Coca leaf, the substance used to make cocaine, should be legalized in Colombia in order to aid the peace process and help grow the country’s economy, a new report argues.
The report, titled “Coca Industrialization: A Path To Innovation, Development and Peace In Colombia” and published by the US-based Open Society Foundation, is groundbreaking in its suggestions to the Colombian government, which include guaranteeing small coca farmers with protection from prosecution, supporting research into coca’s nutritional properties and promoting the use of coca among indigenous communities.
Over the years, Colombia has taken varying approaches in its attitude towards coca, from taking its lead from the US and implementing forced eradication through spraying coca fields, to paying farmers to switch to other crops such as cocoa and bananas — which actually increased coca production.
Dora Lucila Troyano Sánchez, one of the report’s co-authors, was the first person to obtain a permit to legally purchase, transport and stock raw coca leaves for their transformation into licit goods — such as fertilizer and coca flour — to be used in scientific research.
Organic coca fertilizers and pest control products were found by the researchers to be a “promising” low-cost, high-nutrient technology that can contribute to local food production in areas with poor soil conditions and high food costs.
“We had to study the feasibility of the markets for selling coca. We had to look at how opportunities could be created for this new economy, how alternative sources of income could be made to supplement the money coca farmers would have earned from selling their crops to armed groups for the illicit trade.”
The South American country has long been losing the battle against cocaine.
According to the World Bank, Colombia is among 10 of the world’s countries with the highest levels of income inequality. Rural communities in Colombia, such as the coca farming community, especially suffer from scant employment opportunities, training and infrastructure.
A cultural tradition and agricultural product
In viewing coca as an agricultural product with ample opportunities to transform coca into natural medicine, agro-industry uses and as a nutritional agreement, coca farmers, who often live below the poverty line, will be granted legal means of earning a living, the report argues.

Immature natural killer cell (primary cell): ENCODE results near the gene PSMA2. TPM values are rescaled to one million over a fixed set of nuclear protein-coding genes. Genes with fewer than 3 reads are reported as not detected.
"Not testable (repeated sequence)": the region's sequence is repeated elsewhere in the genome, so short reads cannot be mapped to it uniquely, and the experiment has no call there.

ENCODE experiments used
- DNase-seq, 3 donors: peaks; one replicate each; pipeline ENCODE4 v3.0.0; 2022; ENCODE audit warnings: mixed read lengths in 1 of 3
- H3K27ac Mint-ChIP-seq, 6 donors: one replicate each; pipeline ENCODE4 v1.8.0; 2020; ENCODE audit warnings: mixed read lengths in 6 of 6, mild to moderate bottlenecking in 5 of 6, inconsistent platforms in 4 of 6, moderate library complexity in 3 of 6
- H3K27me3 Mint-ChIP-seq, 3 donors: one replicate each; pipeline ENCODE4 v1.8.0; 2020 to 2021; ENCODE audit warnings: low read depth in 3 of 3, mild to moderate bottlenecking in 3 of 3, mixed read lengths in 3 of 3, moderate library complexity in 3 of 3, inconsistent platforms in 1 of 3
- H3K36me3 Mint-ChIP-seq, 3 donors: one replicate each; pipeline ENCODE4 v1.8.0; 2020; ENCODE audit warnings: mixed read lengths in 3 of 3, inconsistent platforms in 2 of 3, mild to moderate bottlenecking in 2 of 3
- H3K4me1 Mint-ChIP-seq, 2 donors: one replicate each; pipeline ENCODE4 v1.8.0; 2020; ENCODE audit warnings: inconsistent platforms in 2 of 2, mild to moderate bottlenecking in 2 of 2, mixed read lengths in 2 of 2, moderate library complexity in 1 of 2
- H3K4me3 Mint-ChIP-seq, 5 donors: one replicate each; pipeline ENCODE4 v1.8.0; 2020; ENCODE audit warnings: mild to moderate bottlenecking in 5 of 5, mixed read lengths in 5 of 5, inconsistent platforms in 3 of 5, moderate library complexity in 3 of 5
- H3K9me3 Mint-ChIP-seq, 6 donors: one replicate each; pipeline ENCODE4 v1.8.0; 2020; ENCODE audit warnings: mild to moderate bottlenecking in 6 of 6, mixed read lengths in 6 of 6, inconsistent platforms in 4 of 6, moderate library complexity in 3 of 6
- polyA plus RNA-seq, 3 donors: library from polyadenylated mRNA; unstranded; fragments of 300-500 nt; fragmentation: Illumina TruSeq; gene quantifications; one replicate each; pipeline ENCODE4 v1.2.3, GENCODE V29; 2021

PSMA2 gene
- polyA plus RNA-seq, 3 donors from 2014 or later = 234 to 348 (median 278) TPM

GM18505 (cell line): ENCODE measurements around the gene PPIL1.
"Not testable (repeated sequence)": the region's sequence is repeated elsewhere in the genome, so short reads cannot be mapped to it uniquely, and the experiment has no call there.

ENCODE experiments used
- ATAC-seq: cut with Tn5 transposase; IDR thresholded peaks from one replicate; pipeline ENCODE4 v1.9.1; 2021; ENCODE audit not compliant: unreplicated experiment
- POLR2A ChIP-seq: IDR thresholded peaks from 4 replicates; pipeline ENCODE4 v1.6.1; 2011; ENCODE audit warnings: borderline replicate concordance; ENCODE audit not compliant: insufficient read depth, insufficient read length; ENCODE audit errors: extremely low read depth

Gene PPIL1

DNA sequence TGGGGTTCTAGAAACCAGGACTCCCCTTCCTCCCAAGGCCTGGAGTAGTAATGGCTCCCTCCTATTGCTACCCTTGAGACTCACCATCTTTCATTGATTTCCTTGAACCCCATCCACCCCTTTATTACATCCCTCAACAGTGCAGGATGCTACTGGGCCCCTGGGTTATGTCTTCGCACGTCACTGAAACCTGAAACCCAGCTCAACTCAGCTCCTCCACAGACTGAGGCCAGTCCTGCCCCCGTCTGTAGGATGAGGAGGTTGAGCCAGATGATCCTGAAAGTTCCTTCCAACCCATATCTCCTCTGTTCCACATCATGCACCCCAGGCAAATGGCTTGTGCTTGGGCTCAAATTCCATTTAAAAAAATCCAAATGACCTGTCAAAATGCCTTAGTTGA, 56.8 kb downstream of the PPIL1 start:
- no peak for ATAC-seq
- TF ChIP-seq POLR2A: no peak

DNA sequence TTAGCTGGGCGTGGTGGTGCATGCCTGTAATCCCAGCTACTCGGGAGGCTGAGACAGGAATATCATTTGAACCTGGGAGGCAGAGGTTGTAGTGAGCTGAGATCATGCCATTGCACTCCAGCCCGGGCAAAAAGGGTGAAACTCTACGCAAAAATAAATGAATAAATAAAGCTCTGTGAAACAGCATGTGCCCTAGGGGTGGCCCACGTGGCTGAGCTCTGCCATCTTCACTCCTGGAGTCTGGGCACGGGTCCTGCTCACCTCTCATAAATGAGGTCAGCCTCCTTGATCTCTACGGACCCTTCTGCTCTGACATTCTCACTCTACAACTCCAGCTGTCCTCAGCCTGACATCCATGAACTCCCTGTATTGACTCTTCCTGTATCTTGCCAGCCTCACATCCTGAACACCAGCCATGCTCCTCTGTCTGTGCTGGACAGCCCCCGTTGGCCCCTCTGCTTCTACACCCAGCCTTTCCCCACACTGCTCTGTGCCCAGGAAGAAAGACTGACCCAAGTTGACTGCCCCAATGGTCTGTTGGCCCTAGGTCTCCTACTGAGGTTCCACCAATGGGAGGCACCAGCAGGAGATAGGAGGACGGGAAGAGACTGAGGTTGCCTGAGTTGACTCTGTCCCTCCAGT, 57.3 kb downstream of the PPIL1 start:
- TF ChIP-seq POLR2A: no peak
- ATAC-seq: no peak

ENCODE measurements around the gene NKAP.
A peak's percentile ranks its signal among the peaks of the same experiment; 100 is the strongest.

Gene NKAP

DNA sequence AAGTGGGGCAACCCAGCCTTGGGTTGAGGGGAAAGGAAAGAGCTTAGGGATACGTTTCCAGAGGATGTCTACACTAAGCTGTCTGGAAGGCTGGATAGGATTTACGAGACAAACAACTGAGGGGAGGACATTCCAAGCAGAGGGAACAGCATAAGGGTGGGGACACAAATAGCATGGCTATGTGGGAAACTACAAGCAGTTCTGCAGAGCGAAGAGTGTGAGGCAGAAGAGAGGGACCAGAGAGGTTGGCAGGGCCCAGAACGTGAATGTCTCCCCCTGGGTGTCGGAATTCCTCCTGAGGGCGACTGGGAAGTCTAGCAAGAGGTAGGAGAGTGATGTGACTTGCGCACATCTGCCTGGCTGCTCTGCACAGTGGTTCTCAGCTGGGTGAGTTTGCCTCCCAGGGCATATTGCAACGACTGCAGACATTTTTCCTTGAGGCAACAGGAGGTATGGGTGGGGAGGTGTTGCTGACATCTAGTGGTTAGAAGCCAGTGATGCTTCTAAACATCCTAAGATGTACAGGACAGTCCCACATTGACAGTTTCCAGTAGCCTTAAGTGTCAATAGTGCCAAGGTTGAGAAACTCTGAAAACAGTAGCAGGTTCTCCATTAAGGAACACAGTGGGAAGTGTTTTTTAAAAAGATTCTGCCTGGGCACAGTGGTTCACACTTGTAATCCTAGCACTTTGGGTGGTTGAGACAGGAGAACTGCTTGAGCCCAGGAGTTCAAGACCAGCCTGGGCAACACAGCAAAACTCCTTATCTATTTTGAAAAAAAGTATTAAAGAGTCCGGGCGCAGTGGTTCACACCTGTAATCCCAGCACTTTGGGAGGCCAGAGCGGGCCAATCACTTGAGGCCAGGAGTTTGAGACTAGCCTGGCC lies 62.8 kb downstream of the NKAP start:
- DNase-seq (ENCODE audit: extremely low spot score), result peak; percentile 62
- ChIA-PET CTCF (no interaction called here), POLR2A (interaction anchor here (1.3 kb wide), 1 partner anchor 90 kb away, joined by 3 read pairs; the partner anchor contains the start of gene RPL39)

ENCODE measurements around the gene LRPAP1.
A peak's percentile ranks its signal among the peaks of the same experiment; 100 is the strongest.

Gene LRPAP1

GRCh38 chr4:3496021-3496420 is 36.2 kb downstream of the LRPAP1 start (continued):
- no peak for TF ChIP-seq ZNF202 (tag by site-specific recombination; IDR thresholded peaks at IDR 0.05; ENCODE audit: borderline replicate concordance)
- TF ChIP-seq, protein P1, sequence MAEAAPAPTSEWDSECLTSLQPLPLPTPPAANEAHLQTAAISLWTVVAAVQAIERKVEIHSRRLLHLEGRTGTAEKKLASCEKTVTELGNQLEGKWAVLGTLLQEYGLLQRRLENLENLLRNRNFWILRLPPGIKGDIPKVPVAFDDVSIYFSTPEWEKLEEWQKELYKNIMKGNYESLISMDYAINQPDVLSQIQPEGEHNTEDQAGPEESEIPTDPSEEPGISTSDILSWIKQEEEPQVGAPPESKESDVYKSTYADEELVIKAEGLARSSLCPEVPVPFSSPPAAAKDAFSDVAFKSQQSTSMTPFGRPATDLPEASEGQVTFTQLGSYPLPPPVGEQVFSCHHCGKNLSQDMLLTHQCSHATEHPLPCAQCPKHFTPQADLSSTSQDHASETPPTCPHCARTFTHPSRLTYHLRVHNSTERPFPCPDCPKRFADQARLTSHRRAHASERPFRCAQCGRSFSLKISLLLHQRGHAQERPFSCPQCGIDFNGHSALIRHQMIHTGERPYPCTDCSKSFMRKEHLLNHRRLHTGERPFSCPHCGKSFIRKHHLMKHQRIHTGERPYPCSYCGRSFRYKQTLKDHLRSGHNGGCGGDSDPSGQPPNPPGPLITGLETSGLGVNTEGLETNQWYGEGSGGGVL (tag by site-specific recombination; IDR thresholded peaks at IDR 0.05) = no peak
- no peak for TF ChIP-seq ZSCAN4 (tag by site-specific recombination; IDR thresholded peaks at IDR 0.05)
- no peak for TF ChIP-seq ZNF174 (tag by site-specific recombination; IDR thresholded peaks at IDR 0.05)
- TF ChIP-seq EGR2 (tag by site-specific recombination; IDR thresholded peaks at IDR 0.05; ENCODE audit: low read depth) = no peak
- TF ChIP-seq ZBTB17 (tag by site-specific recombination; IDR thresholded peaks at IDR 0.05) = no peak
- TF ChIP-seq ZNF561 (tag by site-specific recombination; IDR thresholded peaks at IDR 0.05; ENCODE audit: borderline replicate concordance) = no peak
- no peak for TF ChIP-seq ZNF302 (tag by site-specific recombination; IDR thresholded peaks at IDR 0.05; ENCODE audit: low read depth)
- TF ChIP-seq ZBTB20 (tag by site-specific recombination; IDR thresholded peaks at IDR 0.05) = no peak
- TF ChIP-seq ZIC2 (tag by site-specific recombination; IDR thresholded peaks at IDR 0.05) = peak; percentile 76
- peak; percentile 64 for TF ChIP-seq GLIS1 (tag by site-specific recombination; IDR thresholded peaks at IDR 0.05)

“It’s important that the world understands in the South Andean regions of Latin America such as Bolivia, Colombia and Peru, indigenous and campesino communities have used and traded coca historically for various uses,” says Herney Ruíz, a coca farmer from Cauca
It’s not about legalization
David Restrepo, Troyano Sánchez’s fellow co-author of the report, is keen to emphasize that the coca reform process is not about legalization; instead, it is led by rural communities’ own definition of their needs.
“A territory-focused, consensus-based, led-locally process would help strengthen these communities and result in lower conflict and violence. This approach would provide communities the opportunity to bolster their local organization and governance structures.
“By strengthening farmers as farmers, this kind of policy process helps separate coca growers from the rest of the cocaine supply chain. Let’s remember both armed groups and traffickers make their profits primarily from cocaine manufacturing and shipment — not coca cultivation.”
Restrepo is keen to highlight the researchers are not as naive as to think coca reform could provide the answer to ending the war on drugs.
“This coca reform is a key part of building peace in Colombia. However, there are other issues — such as land concentration, poverty and political exclusion that triggered Colombia’s war and were aggravated from the profits of cocaine trafficking, which will remain as long as cocaine is illegal.
“These issues exceed the scope of coca reform, which is why we must not be naive. That said, Colombia’s many-layered, complicated conflicts need to be handled piecemeal — and addressing coca via a community-centered approach is a necessary and urgent matter.”
Colombia’s “war on drugs” was technically and financially supported by the US government, which spent around $10 billion over 15 years to fight narcotics in its “Plan Colombia.” As part of the battle, the Colombian government began a systemic “forced eradication,” whereby coca crops were sprayed from the air with pesticides. But in 2016, the amount of cocaine produced in Colombia went up: 866 tons versus 649 in 2015, which is the same level of production as 2001, when Plan Colombia was just getting underway.
The Colombian government has pledged to eradicate 65,000 hectares of coca in 2018 alone, but efforts have already resulted in violence, with coca farmers saying the renewed forced eradication breaks previous agreements that stated eradication would be through voluntary crop substitution.